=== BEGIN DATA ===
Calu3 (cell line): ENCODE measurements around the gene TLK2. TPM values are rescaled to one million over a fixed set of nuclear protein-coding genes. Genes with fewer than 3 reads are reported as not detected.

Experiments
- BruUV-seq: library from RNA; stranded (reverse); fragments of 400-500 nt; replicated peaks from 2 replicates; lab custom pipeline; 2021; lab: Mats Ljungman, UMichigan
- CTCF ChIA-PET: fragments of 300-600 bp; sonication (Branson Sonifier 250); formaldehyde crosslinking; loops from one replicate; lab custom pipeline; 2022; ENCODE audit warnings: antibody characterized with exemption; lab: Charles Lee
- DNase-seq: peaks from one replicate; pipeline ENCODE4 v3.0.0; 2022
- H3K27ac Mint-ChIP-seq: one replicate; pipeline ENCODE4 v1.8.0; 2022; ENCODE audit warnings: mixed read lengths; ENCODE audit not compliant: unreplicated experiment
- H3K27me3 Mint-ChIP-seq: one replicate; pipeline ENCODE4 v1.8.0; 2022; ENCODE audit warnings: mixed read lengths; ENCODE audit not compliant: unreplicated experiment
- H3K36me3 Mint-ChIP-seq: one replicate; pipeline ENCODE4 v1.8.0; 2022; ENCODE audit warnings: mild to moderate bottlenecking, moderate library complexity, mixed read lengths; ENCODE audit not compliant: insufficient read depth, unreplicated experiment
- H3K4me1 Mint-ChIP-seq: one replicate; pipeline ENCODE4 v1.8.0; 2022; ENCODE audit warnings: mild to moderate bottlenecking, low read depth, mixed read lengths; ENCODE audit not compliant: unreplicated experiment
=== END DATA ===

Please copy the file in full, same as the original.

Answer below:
Calu3 (cell line): ENCODE measurements around the gene TLK2. TPM values are rescaled to one million over a fixed set of nuclear protein-coding genes. Genes with fewer than 3 reads are reported as not detected.

Experiments
- BruUV-seq: library from RNA; stranded (reverse); fragments of 400-500 nt; replicated peaks from 2 replicates; lab custom pipeline; 2021; lab: Mats Ljungman, UMichigan
- CTCF ChIA-PET: fragments of 300-600 bp; sonication (Branson Sonifier 250); formaldehyde crosslinking; loops from one replicate; lab custom pipeline; 2022; ENCODE audit warnings: antibody characterized with exemption; lab: Charles Lee
- DNase-seq: peaks from one replicate; pipeline ENCODE4 v3.0.0; 2022
- H3K27ac Mint-ChIP-seq: one replicate; pipeline ENCODE4 v1.8.0; 2022; ENCODE audit warnings: mixed read lengths; ENCODE audit not compliant: unreplicated experiment
- H3K27me3 Mint-ChIP-seq: one replicate; pipeline ENCODE4 v1.8.0; 2022; ENCODE audit warnings: mixed read lengths; ENCODE audit not compliant: unreplicated experiment
- H3K36me3 Mint-ChIP-seq: one replicate; pipeline ENCODE4 v1.8.0; 2022; ENCODE audit warnings: mild to moderate bottlenecking, moderate library complexity, mixed read lengths; ENCODE audit not compliant: insufficient read depth, unreplicated experiment
- H3K4me1 Mint-ChIP-seq: one replicate; pipeline ENCODE4 v1.8.0; 2022; ENCODE audit warnings: mild to moderate bottlenecking, low read depth, mixed read lengths; ENCODE audit not compliant: unreplicated experiment